Though his resume is quite impressive, Alex Garcia really has no business owning Emerson Salon. A wildly popular beauty and barbershop in Seattle's well-to-do Capitol Hill neighborhood, Emerson rarely has an empty chair or unfilled appointment--even though Garcia, along with his business partner Matt Buchan, has no training in hairstyling whatsoever.
"Matt and I wanted to experiment and see if we could leverage social media for a local business--something hyperlocal," says Garcia, who helped the Geffen music label Drive-Thru Records pioneer online strategies in 2004 and attracted half a million online followers to Hillary Clinton's presidential campaign in 2008. "So three years ago, when the opportunity to start Emerson Salon was presented, we jumped at it. We knew nothing about hair, but I was good at marketing and social media, Matt was good at finance and operations, and we made sure to hire the right stylists."
The results speak for themselves. On Twitter, Emerson has nearly 13,800 followers worldwide, and about 1,800 people follow the neighborhood hairstylist on Facebook. The salon has expanded to meet a seemingly endless demand, and revenues have increased more than 400 percent since the partners took over.
What was once an experiment is now a success story.
"Social media has allowed us to really reach into our local community, build relationships and drive traffic into the salon," says Garcia, who uses several tools to monitor his business's social media footprint, track customer buzz and grow his already-thriving business. Precise and purposeful, the time Garcia spends online leaves little room for waste. Every tweet counts. Every post matters. Emerson's social media presence is the salon's biggest competitive advantage.
But, it seems, Garcia's ability to interpret the social media numbers--and convert followers into customers--is not the norm for many businesses.
"One of the biggest problems that users have is gauging ROI for the social media campaigning they are doing," says Ryan Holmes, CEO of HootSuite, a social media monitoring service. Measuring the return on investment, or ROI, of your social media activity will help determine if your tweets and status updates are helping your operations--and how you can maximize these online efforts to reach your goals.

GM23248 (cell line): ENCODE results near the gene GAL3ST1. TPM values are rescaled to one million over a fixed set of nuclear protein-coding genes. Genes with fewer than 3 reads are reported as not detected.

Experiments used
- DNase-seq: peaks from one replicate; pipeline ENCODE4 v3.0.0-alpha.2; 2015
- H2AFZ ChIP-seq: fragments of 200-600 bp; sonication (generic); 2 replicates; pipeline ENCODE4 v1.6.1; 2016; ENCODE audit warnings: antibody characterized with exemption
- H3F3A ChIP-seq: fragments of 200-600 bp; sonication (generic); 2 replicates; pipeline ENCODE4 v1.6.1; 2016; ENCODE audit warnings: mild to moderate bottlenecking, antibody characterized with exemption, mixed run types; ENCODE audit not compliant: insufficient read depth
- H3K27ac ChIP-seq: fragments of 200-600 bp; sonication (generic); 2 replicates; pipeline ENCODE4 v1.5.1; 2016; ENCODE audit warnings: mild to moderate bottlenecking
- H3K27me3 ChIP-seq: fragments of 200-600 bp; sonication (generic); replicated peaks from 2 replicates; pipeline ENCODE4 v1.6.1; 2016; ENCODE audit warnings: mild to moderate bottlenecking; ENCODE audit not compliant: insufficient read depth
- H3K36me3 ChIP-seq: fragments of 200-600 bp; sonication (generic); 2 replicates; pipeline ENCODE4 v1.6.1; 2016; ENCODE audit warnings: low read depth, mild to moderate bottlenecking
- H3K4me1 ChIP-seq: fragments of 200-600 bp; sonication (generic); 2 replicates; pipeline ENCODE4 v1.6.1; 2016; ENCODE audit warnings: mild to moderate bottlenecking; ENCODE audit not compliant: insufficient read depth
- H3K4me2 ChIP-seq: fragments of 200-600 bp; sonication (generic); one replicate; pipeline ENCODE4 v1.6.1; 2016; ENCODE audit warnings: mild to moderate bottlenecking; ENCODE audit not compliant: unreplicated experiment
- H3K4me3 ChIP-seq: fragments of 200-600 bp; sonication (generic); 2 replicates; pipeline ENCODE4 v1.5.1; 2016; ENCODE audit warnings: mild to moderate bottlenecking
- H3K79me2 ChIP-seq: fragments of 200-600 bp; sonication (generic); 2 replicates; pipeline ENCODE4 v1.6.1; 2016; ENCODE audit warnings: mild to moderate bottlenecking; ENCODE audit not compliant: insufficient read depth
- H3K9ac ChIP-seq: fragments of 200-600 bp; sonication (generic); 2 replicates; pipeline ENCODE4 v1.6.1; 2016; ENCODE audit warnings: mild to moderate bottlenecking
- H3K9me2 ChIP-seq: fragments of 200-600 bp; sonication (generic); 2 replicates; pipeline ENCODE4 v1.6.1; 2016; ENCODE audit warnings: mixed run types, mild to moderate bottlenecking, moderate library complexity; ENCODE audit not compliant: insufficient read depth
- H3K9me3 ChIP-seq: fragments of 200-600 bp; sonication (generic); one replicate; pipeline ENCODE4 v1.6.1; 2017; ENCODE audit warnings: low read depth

Get your baseline. To show how social media marketing impacts your business over time, take a snapshot of your starting numbers. The key figure to grab: revenue. Also consider tracking average customer spending, foot traffic, the ratio of new to repeat customers and website traffic.
Calculate your costs. A controversial term for determining worth, ROI is revered by numbers types and disdained by brand marketers. There are many different formulas for quantifying ROI--which is one reason why the concept is controversial. But, simply put, ROI is a correlation between the resources a company spends on an effort and the money it generates in return. To calculate the ratio, subtract the money your company spends ramping up your social media presence from the amount of revenue your online effort generates. Then divide that figure by your initial investment.
A big challenge in using this equation is that the end result needs to be in dollars, while the initial investment--especially for bootstrap operations--will be measured in time.
So, for the formula's sake, measure the time you spend on social media and multiply it by a fair hourly wage--perhaps even add in the costs of your computer and internet connection. This is the true cost of your investment.